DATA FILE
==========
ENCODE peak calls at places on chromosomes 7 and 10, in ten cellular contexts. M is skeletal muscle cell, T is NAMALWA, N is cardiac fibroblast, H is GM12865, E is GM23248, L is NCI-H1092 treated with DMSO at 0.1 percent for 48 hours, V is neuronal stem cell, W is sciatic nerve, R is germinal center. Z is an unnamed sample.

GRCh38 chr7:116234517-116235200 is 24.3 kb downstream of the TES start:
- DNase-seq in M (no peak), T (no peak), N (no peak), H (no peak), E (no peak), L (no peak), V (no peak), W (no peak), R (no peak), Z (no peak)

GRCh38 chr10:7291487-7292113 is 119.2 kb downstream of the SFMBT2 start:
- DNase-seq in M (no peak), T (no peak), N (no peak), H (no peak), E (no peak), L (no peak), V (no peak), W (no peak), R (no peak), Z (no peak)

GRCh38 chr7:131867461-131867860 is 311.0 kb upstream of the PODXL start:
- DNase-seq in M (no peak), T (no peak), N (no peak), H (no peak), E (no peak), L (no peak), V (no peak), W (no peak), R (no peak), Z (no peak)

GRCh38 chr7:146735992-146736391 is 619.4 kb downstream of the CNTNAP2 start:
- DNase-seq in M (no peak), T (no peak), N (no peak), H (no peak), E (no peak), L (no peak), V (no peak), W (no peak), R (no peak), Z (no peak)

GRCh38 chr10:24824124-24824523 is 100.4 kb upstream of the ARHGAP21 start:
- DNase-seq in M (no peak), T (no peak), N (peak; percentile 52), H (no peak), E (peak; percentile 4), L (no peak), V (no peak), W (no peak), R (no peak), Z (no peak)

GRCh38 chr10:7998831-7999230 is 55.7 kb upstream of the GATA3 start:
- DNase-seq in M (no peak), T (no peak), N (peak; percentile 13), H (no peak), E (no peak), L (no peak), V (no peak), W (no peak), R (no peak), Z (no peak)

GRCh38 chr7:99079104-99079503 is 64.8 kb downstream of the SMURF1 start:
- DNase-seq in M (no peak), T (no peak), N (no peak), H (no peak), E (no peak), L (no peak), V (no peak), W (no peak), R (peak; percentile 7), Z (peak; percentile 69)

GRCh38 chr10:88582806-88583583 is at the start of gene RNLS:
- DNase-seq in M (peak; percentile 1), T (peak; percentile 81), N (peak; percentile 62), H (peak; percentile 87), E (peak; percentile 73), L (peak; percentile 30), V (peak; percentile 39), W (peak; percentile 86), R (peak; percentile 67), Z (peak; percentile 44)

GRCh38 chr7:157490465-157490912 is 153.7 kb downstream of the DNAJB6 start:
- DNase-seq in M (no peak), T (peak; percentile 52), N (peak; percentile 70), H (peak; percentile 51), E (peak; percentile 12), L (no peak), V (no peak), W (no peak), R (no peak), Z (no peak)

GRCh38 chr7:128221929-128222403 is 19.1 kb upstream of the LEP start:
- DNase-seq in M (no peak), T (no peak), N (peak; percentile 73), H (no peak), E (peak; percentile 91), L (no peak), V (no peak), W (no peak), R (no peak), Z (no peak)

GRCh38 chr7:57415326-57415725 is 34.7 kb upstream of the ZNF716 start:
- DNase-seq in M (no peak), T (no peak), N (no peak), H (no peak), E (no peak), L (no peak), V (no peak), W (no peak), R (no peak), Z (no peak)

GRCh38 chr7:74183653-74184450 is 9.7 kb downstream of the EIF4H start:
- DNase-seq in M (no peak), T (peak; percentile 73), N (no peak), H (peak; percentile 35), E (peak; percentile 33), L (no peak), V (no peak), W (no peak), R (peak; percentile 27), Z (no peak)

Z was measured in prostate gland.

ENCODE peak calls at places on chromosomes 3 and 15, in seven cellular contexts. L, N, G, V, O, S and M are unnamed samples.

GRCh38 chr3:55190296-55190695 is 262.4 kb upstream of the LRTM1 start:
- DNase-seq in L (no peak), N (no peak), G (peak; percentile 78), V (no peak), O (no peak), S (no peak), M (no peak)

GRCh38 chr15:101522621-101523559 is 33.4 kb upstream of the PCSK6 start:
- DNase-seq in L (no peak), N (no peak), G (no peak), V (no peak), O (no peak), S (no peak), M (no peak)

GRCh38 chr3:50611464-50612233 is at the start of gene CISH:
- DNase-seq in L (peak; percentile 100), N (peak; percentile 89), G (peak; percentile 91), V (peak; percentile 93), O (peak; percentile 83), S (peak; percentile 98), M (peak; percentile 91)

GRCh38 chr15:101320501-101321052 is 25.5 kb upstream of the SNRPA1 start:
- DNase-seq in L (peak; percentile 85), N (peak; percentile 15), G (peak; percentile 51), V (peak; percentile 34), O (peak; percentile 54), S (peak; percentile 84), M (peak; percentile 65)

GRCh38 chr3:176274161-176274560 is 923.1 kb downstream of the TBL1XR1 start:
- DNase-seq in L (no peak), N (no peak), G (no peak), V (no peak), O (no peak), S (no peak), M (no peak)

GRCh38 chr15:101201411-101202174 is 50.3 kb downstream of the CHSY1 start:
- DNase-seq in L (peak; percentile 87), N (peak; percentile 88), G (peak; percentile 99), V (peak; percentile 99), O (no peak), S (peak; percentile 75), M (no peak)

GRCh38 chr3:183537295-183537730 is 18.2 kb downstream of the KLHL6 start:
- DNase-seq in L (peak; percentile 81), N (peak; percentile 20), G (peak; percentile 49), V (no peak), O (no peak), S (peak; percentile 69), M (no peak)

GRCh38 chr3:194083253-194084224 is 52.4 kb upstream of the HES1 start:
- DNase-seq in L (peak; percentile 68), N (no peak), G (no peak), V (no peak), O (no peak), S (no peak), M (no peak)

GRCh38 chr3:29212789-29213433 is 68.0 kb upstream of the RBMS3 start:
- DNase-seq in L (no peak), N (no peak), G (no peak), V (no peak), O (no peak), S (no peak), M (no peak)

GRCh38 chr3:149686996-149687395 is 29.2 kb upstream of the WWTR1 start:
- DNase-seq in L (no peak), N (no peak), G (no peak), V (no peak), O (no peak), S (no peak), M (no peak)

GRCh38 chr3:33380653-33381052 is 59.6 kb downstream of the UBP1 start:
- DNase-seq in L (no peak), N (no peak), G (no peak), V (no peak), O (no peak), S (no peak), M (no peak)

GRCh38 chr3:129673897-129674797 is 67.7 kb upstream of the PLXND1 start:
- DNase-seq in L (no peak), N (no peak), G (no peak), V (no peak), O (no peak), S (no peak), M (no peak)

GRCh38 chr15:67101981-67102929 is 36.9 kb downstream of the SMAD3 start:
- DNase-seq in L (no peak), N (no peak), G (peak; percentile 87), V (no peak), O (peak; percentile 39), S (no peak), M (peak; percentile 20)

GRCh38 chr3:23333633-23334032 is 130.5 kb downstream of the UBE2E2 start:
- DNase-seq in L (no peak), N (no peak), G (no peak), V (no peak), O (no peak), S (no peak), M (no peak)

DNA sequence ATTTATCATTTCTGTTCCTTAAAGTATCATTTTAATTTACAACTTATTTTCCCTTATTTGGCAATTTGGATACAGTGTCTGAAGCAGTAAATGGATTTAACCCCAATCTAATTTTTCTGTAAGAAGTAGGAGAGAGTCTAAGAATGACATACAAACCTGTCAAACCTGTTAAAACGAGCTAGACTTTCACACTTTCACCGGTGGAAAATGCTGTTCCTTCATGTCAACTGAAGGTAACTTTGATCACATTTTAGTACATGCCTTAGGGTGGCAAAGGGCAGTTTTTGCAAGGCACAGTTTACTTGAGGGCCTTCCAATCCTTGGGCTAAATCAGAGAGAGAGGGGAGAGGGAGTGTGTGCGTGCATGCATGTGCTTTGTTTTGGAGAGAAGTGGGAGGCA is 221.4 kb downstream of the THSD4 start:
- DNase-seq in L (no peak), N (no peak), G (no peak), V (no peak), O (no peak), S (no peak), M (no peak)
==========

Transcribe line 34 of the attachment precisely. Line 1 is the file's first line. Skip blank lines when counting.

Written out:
GRCh38 chr15:101320501-101321052 is 25.5 kb upstream of the SNRPA1 start: